We were both ready for some time apart, since we had spent nearly all of the last 2.5 weeks together. This tour seemed to be more of just us, we ran into only five other cyclists by this time and were primarily camping so we didn't even have WS hosts to chat with us. This plus something else that was mounting and I needed to get my arse to a meeting. In Kalaloch I was trying to start fights with Cristina over silly things, instead of talking about what was actually bugging me. I left on my pannier free bicycle and took the bus to Aberdeen for a meeting and sightseeing. The meeting was very cool and the folks were friendly. There were two topics- and one of them was character defects- so I had the chance to get honest about what I had been doing. My insisting on being right about stuff is a character defect. There is definitely more to it, but that is the crux. After the meeting I cycled around town, visiting Kurt Cobain's Memorial Park, the Nirvana Mural, and the fantastic Star Wars store before picking up supplied at the Safeway.
After two days of camping, I was ready for a shower but knew that was not going to happen. We were going to be wild camping that night in an area 12 miles before the town of Humptulips. It turned out the area- the Promised Land Recreation area was closed permanently. But we thought we might sneak around and hide out for the night. It was a pretty darn hot day of cycling. We stopped to pee, and I suddenly recalled that my ex, Cara, had mentioned something about having a friend in Humptulips... It was a long shot but I message Cara. I heard back from her within 20 minutes- it turned out that her friend was not at home but his daughter was there, and YES, we could put our tent up on their lawn. He even promised indoor bathroom privileges.
We arrived and relaxed a bit before putting our tent up in their spacious year. Showers and home baked cookies gave us life. This is the reason I host others and do some of the things I do, in hopes that the goodness, the kindness is returned to me and the rest of the world.
Land of Slugs. The Northwest of the US receives a lot of rainfall during the year, which explains why there is an abundance of slugs. In the Kalaloch (pronounced Clay-lock) campground the slugs were everywhere! I am not the squeamish type, but gimme a break already.
As we rolled up to the campground, an awful smell wafted in our direction. I shouted to Cristina that the park must be having sewage issues. The ranger wasn't on duty so we saw the camp host who explained that a grey whale was rotting on the beach- thus the noxious fumes. Further north, in San Juan we learned that the orcas are starving because their main food source is salmon- which is now scarce due to human consumption. Whales washed up alive or dead is not uncommon in these parts, which really depressed me and got me thinking about what I contribute to society and how I try to make the world a better place each day. I feel like we all need to do something- however small- to make the world suck a little less, and make it better for others, especially future generations.
Kalaloch Campground didn't have showers- which didn't thrill me since we cycled 50 miles in the hot sun that day and we were camping two nights there. Oh well. BUT I did remember to pick up a bag of marshmallows.
We made friends with our neighbors who invited us over for s'mores at their campsite. They had the giant marshmallows- which it turns out aren't that great for roasting because its almost as if they come out of their skin and slip off the stick. BUT they are delicious.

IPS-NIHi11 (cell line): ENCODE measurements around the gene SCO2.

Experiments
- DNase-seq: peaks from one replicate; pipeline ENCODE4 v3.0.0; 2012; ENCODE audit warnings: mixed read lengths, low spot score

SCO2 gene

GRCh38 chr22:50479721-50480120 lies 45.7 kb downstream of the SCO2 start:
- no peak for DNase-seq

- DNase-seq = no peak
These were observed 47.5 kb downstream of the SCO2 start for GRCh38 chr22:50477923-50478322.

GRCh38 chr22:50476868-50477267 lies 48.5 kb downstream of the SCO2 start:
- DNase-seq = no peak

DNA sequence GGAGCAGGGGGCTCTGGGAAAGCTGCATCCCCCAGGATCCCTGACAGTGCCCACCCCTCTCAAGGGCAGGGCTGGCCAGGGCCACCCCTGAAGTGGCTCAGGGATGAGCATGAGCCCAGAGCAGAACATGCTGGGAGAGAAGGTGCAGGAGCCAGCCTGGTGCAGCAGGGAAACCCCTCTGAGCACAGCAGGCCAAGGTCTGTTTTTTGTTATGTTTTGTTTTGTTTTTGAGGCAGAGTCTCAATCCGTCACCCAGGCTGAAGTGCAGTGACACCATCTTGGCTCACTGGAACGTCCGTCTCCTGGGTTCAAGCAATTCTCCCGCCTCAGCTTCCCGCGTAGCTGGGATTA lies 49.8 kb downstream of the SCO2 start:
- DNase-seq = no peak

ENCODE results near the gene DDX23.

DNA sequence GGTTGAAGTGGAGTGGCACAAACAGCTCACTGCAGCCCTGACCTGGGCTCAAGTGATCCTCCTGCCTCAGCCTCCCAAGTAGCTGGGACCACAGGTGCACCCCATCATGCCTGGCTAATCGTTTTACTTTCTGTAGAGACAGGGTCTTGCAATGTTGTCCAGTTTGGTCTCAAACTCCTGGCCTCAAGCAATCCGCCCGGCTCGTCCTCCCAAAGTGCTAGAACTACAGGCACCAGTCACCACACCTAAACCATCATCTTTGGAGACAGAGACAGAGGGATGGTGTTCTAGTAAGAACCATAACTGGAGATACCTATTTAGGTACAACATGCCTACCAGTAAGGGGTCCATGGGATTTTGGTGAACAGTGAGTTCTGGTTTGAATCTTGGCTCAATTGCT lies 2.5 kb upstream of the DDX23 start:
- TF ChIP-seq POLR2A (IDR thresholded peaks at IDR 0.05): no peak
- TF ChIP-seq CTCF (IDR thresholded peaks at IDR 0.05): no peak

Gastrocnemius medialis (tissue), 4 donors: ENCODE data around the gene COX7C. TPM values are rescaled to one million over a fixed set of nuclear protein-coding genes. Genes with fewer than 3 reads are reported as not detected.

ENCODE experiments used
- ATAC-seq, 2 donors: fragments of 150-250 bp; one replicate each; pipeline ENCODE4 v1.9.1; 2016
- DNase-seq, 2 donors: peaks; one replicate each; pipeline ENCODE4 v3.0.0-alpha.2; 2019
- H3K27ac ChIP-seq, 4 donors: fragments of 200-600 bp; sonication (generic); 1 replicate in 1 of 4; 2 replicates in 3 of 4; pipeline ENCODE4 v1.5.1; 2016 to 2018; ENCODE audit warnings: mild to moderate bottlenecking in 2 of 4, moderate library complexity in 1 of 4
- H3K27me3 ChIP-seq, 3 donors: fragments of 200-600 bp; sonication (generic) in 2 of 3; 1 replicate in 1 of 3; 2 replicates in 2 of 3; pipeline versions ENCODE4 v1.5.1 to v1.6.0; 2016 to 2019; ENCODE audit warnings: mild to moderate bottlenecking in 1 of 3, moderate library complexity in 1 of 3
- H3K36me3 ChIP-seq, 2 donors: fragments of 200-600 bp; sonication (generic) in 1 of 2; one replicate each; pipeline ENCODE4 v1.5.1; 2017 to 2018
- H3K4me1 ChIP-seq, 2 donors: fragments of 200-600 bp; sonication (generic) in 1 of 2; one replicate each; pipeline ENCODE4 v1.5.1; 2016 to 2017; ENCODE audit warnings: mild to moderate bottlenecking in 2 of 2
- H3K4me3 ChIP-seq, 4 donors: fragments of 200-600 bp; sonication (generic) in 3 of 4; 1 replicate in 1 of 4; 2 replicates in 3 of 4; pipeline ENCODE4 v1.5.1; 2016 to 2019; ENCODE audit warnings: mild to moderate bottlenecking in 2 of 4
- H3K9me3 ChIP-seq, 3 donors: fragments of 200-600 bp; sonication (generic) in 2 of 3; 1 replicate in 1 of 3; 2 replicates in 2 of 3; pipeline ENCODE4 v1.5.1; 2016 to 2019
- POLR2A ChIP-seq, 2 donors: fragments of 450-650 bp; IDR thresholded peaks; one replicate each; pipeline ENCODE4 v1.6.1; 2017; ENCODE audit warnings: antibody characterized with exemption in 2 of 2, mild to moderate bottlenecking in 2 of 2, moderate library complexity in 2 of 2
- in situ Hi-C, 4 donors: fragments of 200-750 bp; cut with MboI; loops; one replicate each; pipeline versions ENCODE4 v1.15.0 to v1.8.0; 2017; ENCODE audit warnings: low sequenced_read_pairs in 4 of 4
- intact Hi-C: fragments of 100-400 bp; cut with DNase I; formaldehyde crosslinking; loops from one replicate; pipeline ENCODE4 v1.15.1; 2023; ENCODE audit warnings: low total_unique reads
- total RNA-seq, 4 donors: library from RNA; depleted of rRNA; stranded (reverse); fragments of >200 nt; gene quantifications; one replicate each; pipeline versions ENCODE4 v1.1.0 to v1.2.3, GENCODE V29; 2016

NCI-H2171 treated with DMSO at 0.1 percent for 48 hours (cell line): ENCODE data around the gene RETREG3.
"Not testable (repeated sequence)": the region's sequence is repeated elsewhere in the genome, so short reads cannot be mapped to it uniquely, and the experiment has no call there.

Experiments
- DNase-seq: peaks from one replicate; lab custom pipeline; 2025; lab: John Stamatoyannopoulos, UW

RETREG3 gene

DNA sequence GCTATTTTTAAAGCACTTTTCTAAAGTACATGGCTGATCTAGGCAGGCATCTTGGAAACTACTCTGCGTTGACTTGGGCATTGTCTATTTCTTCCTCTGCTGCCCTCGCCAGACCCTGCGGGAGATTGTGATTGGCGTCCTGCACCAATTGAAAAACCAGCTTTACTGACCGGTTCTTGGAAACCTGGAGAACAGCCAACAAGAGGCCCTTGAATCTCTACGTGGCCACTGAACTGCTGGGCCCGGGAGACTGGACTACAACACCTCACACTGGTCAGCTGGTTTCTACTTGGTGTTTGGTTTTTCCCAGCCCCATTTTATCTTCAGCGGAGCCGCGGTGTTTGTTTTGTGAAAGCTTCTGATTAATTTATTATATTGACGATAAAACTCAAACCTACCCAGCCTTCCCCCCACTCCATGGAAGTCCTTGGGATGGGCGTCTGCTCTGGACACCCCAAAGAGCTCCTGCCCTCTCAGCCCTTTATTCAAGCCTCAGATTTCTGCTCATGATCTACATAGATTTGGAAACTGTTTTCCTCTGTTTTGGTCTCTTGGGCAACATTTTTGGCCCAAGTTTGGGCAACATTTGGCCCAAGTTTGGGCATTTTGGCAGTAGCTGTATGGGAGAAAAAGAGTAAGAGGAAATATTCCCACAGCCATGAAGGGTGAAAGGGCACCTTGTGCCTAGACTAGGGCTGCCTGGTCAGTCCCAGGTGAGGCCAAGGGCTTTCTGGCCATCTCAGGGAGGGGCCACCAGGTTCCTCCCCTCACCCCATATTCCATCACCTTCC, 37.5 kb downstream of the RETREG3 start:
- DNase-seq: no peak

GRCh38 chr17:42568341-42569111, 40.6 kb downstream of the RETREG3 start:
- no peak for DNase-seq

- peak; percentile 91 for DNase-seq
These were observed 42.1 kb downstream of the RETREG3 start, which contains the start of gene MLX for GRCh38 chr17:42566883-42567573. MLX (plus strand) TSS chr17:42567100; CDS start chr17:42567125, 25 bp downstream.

We did a little bike maintenance while we were there. We also visited the tree of life- that incredible tree with exposed roots on the beach.
Kalaloch is where I started being a jerk to my girlfriend. I had stopped doing my morning meditations and had not been to a meeting in two weeks... Even though I wasn't using drugs or drinking booze, my character defects were flaring up.
We left Port Townsend around 8 in the morning to get a good start on our day. The first bit was no big deal- trail riding. Although, I experience my first puncture and learned how to change a flat! Then there is a bit of cycling on the SR 20 which is sketchy as hell. Big logger trucks, RVs, and cars all whizz by sending you off-kilter with the wind drag from their vehicles. The shoulder is small in some parts which makes it even more unnerving. All in all- the section of road by Big Sur was scarier. We finally arrived at our stay for the night- this dude Lonnie who is a WS and couchsurfing host- and had loads of great reviews. He is a nice old fella, but his grounds weren't the cleanest. Cristina got freaked out by the flies in the loo and the maggots in the kitchen... The compostable toilet was housed in shed along with the shower...which made for a nasty smelling shower and a heckuva lot of flies in there. We slept in one of Lonnie's "cabins" which was really a shed with a bed in it. It was nice to be out of the rain but there was hardly any ventilation in there. We slept in the next morning but got ourselves together fast to hit the road. I had messaged a WS host in Port Angeles to see if we could stay the night and he responded "YES". Port Angeles was only twelve miles uphill... While we were riding on the trail, it started raining... Cristina skidded across the path... We were already going downhill, (we later checked and I clocked in at 28 mph on the Garmin)... I slammed my very effective disc brakes, came to a halting stop, flew over my bike, bounced on the ground and tumbled. It was a crazy accident, but somehow I made it out with only a scratch and a bruised up right leg and thigh. Phew.
I make silly faces when I am grinding uphill. We made it to Port Townsend, a very cute little port town to wander about. We stayed with WS hosts Dan and Lys and their friendly dogs. Their lush property had all sorts of vegetation growth including a cherry tree. I loved hanging myself upside down and the stretching device. Whidbey Island was hella hilly, by the way. There are two good shots of my gear- two front panniers and two rear. Some non-cycling fellows felt the need to tell me that I packed too much stuff. Keep your unsolicited advice dudes.
Hi, I'm Reverend J, a queer+ sober wanderer, activist, writer and ordained minister.